Without arguing the merits of the desired ordering of events, it appeared to everyone involved that the hidden "this.Invoke" that was doing the Web Services call was releasing control to the calling thread and allowing the KeyUp event to show up immediately.

I said I know that SoapHttpClientProtocol wouldn't be doing such evil since it's likely just calling BeginInvoke itself and waiting on the response. My less than useful answer was "don't do that." I figured that the UI thread wasn't going to block, but I was wrong. We all went back and forth and there was some scratching and biting. I only cried once.

Then George Doubinski from SolutionsNet said (wisely):

I think the debate somewhat degraded and everyone has forgotten the basics – get the simplest test case. I was very suspicious about this event processing business in a first place. So I whipped a bit of code of my own. Guess what – the thread blocks as it should and there is no funny KeyUp business (not that I would personally hook anything to KeyUp anyway). Did a bit of digging with Reflector and confirmed that Invoke in the end calls BeginWebResponse which is exactly what BeginInvoke calls (the difference is the first one does not provide a callback and waits on event explicitly). Started debugging – oops – got the described behaviour. Eureka!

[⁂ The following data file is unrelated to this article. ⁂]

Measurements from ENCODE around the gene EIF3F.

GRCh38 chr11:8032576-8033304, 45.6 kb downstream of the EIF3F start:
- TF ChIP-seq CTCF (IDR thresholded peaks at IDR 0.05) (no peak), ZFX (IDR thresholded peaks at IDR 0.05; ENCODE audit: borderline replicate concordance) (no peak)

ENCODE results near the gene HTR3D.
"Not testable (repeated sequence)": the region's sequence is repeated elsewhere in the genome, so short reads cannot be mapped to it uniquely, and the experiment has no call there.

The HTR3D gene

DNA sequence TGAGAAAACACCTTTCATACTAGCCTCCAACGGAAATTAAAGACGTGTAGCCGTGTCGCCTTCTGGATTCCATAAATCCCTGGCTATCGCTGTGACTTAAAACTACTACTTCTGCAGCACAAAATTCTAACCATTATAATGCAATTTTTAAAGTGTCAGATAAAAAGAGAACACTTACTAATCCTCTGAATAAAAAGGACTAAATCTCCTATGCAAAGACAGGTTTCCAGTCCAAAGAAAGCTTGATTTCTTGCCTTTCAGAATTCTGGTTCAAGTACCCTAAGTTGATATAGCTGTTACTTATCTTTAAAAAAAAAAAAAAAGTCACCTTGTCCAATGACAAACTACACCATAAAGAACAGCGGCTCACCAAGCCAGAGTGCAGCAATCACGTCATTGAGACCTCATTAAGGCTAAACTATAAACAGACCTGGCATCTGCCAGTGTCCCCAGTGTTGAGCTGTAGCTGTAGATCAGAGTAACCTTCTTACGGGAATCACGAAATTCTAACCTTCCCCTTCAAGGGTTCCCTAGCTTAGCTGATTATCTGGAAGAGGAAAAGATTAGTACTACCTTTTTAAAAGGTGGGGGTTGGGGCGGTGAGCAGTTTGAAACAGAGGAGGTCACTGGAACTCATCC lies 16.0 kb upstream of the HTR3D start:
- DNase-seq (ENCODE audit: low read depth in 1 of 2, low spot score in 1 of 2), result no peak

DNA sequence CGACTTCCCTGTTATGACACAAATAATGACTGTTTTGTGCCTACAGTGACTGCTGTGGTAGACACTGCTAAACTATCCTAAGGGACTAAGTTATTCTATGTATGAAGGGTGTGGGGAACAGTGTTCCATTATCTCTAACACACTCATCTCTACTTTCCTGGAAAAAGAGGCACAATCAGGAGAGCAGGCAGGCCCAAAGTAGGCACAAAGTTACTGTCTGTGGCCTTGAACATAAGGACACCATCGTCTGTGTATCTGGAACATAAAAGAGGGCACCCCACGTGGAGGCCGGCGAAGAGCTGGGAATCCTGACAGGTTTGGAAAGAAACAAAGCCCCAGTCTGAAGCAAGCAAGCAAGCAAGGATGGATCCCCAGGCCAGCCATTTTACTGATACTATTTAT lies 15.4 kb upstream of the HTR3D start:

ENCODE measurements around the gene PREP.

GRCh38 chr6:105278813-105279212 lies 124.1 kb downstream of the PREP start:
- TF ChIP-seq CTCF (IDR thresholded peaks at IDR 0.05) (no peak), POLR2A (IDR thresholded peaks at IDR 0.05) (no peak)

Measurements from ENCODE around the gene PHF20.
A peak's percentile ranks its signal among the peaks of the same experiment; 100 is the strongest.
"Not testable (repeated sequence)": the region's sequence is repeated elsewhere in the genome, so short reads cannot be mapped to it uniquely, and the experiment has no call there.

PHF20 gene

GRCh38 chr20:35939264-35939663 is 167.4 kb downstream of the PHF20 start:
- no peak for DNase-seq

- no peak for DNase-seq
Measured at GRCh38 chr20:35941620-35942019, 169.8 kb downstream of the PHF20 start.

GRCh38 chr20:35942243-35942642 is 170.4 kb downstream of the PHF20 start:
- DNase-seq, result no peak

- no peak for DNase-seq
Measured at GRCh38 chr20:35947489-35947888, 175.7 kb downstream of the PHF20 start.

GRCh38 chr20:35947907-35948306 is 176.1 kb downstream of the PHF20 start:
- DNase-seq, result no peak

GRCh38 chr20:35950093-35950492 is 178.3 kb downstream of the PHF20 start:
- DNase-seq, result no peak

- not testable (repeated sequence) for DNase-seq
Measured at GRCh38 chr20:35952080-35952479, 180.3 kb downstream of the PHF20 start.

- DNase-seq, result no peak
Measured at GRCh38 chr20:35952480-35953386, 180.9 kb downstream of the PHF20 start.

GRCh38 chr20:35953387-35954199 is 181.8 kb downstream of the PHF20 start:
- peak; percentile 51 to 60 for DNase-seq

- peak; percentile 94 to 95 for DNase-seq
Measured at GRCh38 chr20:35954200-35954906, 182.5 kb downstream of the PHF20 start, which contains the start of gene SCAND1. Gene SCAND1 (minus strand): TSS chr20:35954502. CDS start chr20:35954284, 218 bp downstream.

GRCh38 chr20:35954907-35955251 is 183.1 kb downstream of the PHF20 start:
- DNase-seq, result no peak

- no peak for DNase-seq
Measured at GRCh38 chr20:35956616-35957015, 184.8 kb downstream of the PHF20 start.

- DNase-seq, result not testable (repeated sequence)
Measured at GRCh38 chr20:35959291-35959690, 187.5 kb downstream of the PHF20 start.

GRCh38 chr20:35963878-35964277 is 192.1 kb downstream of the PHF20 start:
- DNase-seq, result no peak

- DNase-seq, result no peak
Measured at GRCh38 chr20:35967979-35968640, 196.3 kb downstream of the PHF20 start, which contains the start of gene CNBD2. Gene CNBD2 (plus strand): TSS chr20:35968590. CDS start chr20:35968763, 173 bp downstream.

Ah yes, back to basics. The VS.NET Stack Window has a context menu item called "Show Non-User Code." When he did this, the newly illuminated call stack showed:

WindowsApplication1.exe!WindowsApplication1.Form1.Form1_KeyUp(System.Object sender = {WindowsApplication1.Form1}, System.Windows.Forms.KeyEventArgs e = {KeyData=Return}) Line 168        C#
<snip>
system.windows.forms.dll!ControlNativeWindow.OnMessage(System.Windows.Forms.Message m = {System.Windows.Forms.Message}) + 0x13 bytes 
system.windows.forms.dll!ControlNativeWindow.WndProc(System.Windows.Forms.Message m = {System.Windows.Forms.Message}) + 0xda bytes
system.windows.forms.dll!System.Windows.Forms.NativeWindow.
  DebuggableCallback(int hWnd = 1445384, int msg = 257, int wparam = 13, int lparam = -1071906815) + 0x3d bytes    
system.web.services.dll!System.Web.Services.UnsafeNativeMethods.OnSyncCallOut